(a)to live, to have life, spoken of physical life and existence;

(b)to live, that is, to sustain life, to live on or by anything;

(c)to live in any way, to pass one‘s life in any manner;

(d)to live and prosper; to be blessed.

It may be applied to those who were before dead Matthew 9:18; Mark 16:11; Luke 24:23; John 5:25; Acts 1:3; Acts 9:41, but it does not necessarily imply this, nor does the mere use of the word “suggest” it. It is the proper notion of living, or having life “now,” whatever was the former state - whether nonexistence, death, sickness, or health. The mind, in the use of this word, is fixed on the “present as a state of living.” It is not necessarily in contrast with a former state “as dead,” but it is on the fact that they are now alive. As, however, there is reference, in the passage before us, to the fact that a portion of those mentioned had been “beheaded for the witness of Jesus,” it is to be admitted that the word here refers, in some sense, to that fact. They were put to death in the body, but their “souls” were now seen to be alive. They had not ceased to be, but they lived and reigned with Christ as if they had been raised up from the dead. And when this is said of the “souls” of those who were beheaded, and who were seen to reign with Christ, it cannot mean:

(a)that their “souls” came to life again, for there is no intimation that they had for a moment ceased to exist; nor,

(b)that they then became “immortal,” for that was always true of them; nor,

(c)that there was any literal “resurrection of the body,” as Prof. Stuart (2:360,475,476) supposes, and as is supposed by those who hold to a literal reign of Christ on the earth, for there is no intimation of the resurrection of the “body.”

The meaning, then, so far as the language is concerned, must be, that there would exist, at the time of the thousand years, a state of things as if the martyrs were raised up from the dead - an honoring of the martyrs as if they should live and reign with Christ. Their names would be vindicated; their principles would be revived; they would be exalted in public estimation above other men; they would be raised from the low rank in which they were held by the world in times of persecution to a state which might well be represented by their sitting with Christ on the throne of government, and by their being made visible attendants on his glorious kingdom.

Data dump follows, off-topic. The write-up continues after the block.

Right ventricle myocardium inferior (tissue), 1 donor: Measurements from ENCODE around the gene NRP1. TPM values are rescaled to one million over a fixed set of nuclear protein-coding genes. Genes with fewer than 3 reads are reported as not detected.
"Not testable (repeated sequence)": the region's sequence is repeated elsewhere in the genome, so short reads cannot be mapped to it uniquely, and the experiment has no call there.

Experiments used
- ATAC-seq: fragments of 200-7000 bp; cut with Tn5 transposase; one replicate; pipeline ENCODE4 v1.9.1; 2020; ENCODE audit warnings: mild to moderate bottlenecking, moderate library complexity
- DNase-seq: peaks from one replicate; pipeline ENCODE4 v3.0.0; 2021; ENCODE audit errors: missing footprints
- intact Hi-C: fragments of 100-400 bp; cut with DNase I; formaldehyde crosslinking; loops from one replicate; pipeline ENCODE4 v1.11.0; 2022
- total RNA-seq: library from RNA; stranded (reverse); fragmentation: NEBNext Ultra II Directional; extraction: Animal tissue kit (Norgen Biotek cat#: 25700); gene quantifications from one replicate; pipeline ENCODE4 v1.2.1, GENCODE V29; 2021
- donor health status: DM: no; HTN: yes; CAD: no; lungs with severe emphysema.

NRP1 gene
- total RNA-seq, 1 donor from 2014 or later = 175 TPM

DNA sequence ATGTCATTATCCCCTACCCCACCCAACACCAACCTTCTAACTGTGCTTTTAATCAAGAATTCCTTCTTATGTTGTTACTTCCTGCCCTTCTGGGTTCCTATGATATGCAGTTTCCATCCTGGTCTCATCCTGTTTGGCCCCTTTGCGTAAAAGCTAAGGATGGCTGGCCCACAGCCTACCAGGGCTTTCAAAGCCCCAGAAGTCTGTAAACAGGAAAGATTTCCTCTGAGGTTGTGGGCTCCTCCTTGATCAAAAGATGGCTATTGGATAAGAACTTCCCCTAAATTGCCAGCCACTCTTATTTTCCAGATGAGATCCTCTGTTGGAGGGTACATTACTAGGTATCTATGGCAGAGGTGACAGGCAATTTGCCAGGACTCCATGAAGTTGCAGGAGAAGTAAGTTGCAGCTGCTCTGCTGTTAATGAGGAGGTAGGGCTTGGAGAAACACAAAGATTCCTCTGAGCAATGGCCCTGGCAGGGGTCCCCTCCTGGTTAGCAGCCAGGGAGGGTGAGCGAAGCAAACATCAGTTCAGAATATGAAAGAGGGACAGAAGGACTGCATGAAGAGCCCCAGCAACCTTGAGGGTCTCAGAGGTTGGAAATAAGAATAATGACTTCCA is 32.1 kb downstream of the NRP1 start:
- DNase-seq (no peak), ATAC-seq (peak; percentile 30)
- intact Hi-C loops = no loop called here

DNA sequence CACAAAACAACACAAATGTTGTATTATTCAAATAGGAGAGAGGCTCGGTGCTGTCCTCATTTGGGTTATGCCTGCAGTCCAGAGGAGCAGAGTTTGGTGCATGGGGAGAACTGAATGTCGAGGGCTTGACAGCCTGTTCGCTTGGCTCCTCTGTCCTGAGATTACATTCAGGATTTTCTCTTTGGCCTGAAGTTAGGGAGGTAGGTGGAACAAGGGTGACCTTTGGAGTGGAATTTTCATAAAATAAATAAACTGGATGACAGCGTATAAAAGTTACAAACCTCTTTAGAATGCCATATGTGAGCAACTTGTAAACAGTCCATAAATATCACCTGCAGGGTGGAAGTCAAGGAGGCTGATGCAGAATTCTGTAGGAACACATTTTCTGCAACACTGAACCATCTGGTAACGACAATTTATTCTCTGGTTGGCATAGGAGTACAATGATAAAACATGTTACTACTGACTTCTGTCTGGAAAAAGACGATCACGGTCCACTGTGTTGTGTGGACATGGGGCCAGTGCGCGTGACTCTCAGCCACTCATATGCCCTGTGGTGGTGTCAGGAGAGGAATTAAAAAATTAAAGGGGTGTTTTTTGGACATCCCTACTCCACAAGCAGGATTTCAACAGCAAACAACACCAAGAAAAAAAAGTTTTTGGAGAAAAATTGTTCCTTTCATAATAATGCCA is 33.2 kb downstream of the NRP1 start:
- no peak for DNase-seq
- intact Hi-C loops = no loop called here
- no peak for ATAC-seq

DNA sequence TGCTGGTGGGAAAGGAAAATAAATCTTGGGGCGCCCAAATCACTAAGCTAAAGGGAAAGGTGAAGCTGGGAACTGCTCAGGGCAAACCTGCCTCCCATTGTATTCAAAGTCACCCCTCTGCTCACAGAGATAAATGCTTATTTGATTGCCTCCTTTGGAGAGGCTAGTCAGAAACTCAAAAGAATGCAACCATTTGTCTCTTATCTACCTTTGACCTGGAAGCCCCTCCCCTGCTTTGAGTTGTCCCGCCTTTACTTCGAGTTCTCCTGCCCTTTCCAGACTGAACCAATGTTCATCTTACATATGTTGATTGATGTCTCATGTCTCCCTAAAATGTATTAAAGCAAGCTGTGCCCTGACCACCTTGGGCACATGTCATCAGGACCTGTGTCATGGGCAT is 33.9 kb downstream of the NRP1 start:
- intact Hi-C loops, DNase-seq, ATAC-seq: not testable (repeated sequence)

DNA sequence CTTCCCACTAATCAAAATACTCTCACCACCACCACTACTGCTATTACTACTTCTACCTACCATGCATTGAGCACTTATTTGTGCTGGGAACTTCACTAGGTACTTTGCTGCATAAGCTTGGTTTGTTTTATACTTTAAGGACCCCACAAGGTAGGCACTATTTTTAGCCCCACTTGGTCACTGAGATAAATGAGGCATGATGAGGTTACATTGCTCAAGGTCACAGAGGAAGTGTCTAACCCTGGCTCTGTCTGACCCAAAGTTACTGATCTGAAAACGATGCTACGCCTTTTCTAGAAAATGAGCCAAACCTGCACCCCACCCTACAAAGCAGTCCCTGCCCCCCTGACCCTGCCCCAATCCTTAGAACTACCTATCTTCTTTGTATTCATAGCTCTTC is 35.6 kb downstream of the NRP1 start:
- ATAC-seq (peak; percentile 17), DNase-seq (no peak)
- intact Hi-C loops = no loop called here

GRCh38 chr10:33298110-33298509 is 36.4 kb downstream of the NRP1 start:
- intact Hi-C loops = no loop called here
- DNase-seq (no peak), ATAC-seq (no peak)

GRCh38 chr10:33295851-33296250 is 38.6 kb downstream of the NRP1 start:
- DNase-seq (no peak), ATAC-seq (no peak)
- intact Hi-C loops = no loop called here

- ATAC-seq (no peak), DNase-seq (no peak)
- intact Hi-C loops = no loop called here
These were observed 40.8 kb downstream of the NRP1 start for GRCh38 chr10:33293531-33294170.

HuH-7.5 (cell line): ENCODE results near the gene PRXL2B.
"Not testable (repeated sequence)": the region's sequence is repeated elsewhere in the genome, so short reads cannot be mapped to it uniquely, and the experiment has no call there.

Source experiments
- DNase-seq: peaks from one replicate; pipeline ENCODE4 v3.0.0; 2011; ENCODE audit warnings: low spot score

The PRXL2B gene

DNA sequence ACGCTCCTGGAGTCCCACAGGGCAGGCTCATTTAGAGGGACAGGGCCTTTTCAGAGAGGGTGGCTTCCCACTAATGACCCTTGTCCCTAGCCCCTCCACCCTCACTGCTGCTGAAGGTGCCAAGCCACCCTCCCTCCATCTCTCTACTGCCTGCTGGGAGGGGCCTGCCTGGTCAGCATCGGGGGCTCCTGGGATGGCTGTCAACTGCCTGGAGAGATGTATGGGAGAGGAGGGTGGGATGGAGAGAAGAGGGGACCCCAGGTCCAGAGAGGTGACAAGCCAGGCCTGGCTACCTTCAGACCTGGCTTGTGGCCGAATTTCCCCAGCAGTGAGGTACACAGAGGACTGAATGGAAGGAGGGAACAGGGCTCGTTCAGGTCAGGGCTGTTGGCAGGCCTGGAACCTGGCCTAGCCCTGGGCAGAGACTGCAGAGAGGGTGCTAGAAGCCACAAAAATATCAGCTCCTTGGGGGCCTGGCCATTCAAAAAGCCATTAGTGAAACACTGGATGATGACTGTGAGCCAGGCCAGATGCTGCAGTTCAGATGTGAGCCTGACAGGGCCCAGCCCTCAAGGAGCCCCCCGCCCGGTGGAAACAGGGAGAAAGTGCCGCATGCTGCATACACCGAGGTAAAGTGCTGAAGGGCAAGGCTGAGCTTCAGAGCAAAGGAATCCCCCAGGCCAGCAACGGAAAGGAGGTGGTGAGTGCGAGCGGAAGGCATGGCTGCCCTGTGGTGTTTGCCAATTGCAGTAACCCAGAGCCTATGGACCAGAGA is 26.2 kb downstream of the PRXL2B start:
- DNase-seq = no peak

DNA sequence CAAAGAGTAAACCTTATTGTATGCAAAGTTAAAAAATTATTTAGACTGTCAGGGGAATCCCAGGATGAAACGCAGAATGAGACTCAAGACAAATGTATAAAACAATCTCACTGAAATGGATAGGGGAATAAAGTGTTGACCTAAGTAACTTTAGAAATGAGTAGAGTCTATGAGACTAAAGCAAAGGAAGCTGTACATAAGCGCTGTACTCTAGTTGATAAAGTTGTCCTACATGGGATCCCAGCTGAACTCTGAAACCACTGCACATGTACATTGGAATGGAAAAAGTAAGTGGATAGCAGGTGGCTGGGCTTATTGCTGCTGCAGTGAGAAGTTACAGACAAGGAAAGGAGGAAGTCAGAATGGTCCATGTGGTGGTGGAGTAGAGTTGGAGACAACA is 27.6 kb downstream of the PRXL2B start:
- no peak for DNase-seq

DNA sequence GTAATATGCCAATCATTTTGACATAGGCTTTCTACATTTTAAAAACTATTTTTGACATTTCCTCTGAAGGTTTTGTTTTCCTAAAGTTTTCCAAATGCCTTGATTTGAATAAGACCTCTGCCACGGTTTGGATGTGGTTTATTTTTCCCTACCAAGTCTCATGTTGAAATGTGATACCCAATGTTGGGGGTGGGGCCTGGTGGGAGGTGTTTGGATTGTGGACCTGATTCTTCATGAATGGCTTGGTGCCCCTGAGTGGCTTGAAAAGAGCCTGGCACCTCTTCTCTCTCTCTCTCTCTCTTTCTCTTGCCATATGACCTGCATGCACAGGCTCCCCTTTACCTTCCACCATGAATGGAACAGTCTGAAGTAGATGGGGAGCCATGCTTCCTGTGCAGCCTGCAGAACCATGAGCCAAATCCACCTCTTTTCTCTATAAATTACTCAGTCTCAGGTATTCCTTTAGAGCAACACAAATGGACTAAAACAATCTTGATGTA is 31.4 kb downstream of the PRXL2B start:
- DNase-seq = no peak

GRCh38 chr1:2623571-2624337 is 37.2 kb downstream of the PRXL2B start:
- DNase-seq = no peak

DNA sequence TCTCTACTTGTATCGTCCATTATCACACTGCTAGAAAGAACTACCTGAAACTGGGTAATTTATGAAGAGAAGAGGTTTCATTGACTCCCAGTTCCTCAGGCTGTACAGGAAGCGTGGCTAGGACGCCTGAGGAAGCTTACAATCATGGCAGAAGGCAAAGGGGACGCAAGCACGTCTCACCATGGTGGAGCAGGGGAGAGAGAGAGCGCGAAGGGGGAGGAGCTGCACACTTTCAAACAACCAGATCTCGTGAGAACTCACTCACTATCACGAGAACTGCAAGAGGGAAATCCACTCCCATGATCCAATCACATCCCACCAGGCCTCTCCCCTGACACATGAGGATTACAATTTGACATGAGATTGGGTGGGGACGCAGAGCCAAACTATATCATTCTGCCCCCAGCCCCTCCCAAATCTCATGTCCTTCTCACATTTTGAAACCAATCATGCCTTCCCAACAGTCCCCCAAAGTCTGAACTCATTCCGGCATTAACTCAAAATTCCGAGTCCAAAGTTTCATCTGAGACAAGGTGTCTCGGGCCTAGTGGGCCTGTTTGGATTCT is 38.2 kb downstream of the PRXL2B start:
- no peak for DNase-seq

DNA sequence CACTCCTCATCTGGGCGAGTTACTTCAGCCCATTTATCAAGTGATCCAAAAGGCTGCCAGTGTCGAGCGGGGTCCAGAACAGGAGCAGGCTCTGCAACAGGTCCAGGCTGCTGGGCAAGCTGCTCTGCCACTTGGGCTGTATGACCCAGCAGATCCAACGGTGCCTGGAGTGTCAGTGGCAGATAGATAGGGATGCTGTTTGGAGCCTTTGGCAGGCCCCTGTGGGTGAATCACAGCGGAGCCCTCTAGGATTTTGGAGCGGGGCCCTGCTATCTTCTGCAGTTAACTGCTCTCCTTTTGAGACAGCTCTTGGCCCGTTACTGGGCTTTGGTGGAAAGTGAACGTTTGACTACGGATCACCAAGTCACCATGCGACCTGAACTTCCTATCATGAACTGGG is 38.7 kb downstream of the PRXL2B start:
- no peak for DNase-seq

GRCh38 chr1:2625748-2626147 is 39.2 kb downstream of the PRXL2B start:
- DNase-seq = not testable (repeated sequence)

This would not occur in respect to the rest of the dead - even the pious dead Revelation 20:5 - for “their” honors and rewards would be reserved for the great day when all the dead should be judged according to their deeds. In this view of the meaning of this passage there is nothing that forbids us to suppose that the martyrs will be “conscious” of the honor thus done to their names, their memory, and their principles on earth, or that this consciousness will increase their joy even in heaven. This sense of the passage is thus expressed, substantially, by Dr. Whately (Essays on the Future State): “It may signify not the literal raising of dead men, but the raising up of an increased Christian zeal and holiness; the revival in the Christian church, or in some considerable portion of it, of the “spirit and energy” of the noble martyrs of old (even as John the Baptist came in the spirit and power of Elias), so that Christian principles shall be displayed in action throughout the world in an infinitely greater degree than ever before.”

This view of the signification of the word “lived” is sustained by its use elsewhere in the Scriptures and by its common use among people. Thus in this very book, Revelation 11:11; “And after three days and a half, the Spirit of life from God entered into them, and they stood upon their feet.” So in Ezekiel, in speaking of the restoration of the Jews: “Thus saith the Lord God, O my people, I will open your graves, and cause you to come up out of your graves,” and bring you into the land of Israel. And ye shall know that I am the Lord, when I have opened your graves, and brought you up out of your graves, and shall put my Spirit in you, and ye shall live,” Ezekiel 37:12-14. So in Hosea 6:2; “After two days he will “revive” us (cause us to live again); in the third day he will raise us up, and we shall “live” in his sight.” So in the parable of the prodigal son: “This thy brother was dead, and is alive again,” Luke 15:32.

So in Isaiah 26:19; “Thy dead men shall live, together with my dead body shall they arise.” The following extract, from D‘Aubigne‘s “History of the Reformation,” will show how natural it is to use the very language employed here when the idea is intended to be conveyed of reviving former principles as if the people who held them should be raised to life again. It is the language of the martyr John Huss, who, in speaking of himself in view of a remarkable dream that he had, said, “I am no dreamer, but I maintain this for certain, that the image of Christ will never be effaced. They (his enemies) have wished to destroy it, but it shall be painted afresh in all hearts by much better preachers than myself. The nation that loves Christ will rejoice at this. And I, awaking from among the dead, and rising, so to speak, from my grave, shall leap with great joy.” So a Brief addressed by Pope Adrian to the Diet at Nuremberg contains these words: “The heretics Huss and Jerome are now alive again in the person of Martin Luther.” For a further illustration of the passage see the remarks which follow (section b) on the state of things which may be expected to exist in the time referred to in Revelation 20:4-6.